C.M. Mayo < Digital Media < Podcasts < Marfa Mondays <


About this Project + About C.M. Mayo + About Marfa & Far West Texas + About the Book
Ever since I first heard about Marfa and the remote mountain ranges of far West Texas, I yearned to go there. About a decade ago, on a brief visit, I drank in the majesty of the vast spaces, the bluer than blue skies, and at night, stars beyond stars, andyes, they're realthe Marfa Lights. But the people? Breezing through, I didn't have a chance to talk to many, for I was deep into writing another book, Miraculous Air, about Baja California, Mexico's nearly 1,000 mile long peninsula. Once that wrapped up, I wanted to come back to explore but first, what I imagined would be a lickety-split project: researching and writing a novel based on the strange but true story of, as the title says, The Last Prince of the Mexican Empire. It seems a pattern with me, that writing a book always takes about seven times longer than I had planned, but never mind, finally, I am returning. No, not to live: I'm based in Mexico City, but over the next few years, in a series of journeys, I'll be writing a book about Marfa and the Big Bend.

The title? At this early stage I'm calling it World Waiting for a Dream: A Turn in Far West Texas.

UPDATE: Listen to my January 2013 reading from the book-in-progress for PEN San Miguel in San Miguel de Allende, "A Visit to Swan House."
Read "A Visit to Swan House"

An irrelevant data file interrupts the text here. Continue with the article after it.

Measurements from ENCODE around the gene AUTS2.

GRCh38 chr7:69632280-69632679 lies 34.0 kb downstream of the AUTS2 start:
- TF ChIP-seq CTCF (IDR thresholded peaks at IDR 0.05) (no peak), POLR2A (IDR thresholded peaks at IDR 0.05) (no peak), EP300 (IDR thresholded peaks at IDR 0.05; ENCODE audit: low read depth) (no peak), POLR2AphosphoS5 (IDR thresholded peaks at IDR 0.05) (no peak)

Read "Over Burro Mesa"
In the past, as I did while writing Miraculous Air, I would have turned out a series of travel articles for newspapers and magazines. I may still write an article or three, but I am less interested in which is the cheapest / best / coollest bed-and-breakfast & etc., than I am in talking to people and, now that podcasting is possible, rather than stash my notes and taped interviews in the drawer, I can share them widely.

Who are some of the people who live in this remote and beautiful place? How is this part of West Texas unique, or similar to other places? How are things changing? What is it that outsiders inevitably miss? (What are those Marfa Lights?) As in my travels in Baja California, I'm especially interested in hearing from artists, for they make a razor-sharp habit of seeing what others do not. But anyone can surprise, I learned that much in writing Miraculous Air, when I interviewed, among so many others, a surf star; a sportfishing mogul whose family crest included a corn stalk; and a goat herder who, even from the deepest canyons, could identify the flight numbers of the airplanes that passed overhead. As I question as wide a variety of people as I can muster, I will depart from a simple premise: an interview
like a travel memoiris a quest for understanding, not just about a certain place and time, but in the deepest sense of what it means to be human. With this series of 24 podcasts, I invite you to join me in this adventure in listening.

Lonn Taylor, "The Rambling Boy," reports on the Marfa Mondays Podcasting Project.

Rock art expert and historical novelist Mary S. Black interviews C.M. Mayo about travel writing and "Marfa Mondays"

Subscribe to all my podcasts on podomatic or iTunes, for free at any time. In addition to this Marfa Mondays series, I podcast on a variety of subjects, including creative writing; this dedicated webpage will list the "Marfa Mondays" podcasts: